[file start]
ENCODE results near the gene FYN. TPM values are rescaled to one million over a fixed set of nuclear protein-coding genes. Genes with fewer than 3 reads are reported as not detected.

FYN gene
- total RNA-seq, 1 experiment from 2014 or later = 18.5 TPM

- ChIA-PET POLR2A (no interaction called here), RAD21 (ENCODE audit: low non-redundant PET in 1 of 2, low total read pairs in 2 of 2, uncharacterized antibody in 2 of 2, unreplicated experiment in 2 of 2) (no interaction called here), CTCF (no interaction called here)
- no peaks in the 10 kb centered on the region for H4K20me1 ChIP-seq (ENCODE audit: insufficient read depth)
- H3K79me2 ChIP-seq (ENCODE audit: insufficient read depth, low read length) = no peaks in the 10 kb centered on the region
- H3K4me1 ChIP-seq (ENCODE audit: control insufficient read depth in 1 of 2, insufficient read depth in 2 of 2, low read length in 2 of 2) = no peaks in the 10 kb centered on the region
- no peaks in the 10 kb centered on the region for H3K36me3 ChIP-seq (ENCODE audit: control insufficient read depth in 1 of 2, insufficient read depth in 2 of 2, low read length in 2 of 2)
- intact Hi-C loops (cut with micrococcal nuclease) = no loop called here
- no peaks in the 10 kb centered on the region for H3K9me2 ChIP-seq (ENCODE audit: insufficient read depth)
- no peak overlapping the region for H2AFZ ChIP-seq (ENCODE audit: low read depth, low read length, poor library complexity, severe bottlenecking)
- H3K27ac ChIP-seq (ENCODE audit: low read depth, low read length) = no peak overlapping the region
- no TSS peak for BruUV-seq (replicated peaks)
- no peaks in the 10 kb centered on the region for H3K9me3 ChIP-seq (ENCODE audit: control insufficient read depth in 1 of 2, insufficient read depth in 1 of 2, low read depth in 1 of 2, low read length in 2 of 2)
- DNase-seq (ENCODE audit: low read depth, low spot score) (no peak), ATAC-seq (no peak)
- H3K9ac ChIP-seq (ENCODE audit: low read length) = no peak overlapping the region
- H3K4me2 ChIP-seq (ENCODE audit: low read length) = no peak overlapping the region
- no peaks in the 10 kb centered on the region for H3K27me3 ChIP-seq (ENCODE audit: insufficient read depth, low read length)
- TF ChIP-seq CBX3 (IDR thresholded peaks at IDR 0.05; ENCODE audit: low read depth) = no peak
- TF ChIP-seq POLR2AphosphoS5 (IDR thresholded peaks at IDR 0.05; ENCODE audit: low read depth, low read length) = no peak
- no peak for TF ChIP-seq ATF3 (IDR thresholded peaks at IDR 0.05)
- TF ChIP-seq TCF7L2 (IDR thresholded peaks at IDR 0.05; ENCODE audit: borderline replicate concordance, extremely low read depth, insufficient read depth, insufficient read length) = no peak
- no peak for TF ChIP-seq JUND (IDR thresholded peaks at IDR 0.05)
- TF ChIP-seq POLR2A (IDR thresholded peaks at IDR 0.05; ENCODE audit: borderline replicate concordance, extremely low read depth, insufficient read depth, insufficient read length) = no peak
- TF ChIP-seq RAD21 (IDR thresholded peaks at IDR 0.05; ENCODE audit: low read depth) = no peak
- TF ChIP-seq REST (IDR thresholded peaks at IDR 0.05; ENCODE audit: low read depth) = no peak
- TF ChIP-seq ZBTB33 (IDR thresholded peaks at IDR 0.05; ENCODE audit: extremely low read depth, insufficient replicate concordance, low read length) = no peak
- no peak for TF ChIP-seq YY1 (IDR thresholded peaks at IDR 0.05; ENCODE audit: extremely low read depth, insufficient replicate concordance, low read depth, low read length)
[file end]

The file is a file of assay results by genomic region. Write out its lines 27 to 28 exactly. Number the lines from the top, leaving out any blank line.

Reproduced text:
- TF ChIP-seq ZBTB33 (IDR thresholded peaks at IDR 0.05; ENCODE audit: extremely low read depth, insufficient replicate concordance, low read length) = no peak
- no peak for TF ChIP-seq YY1 (IDR thresholded peaks at IDR 0.05; ENCODE audit: extremely low read depth, insufficient replicate concordance, low read depth, low read length)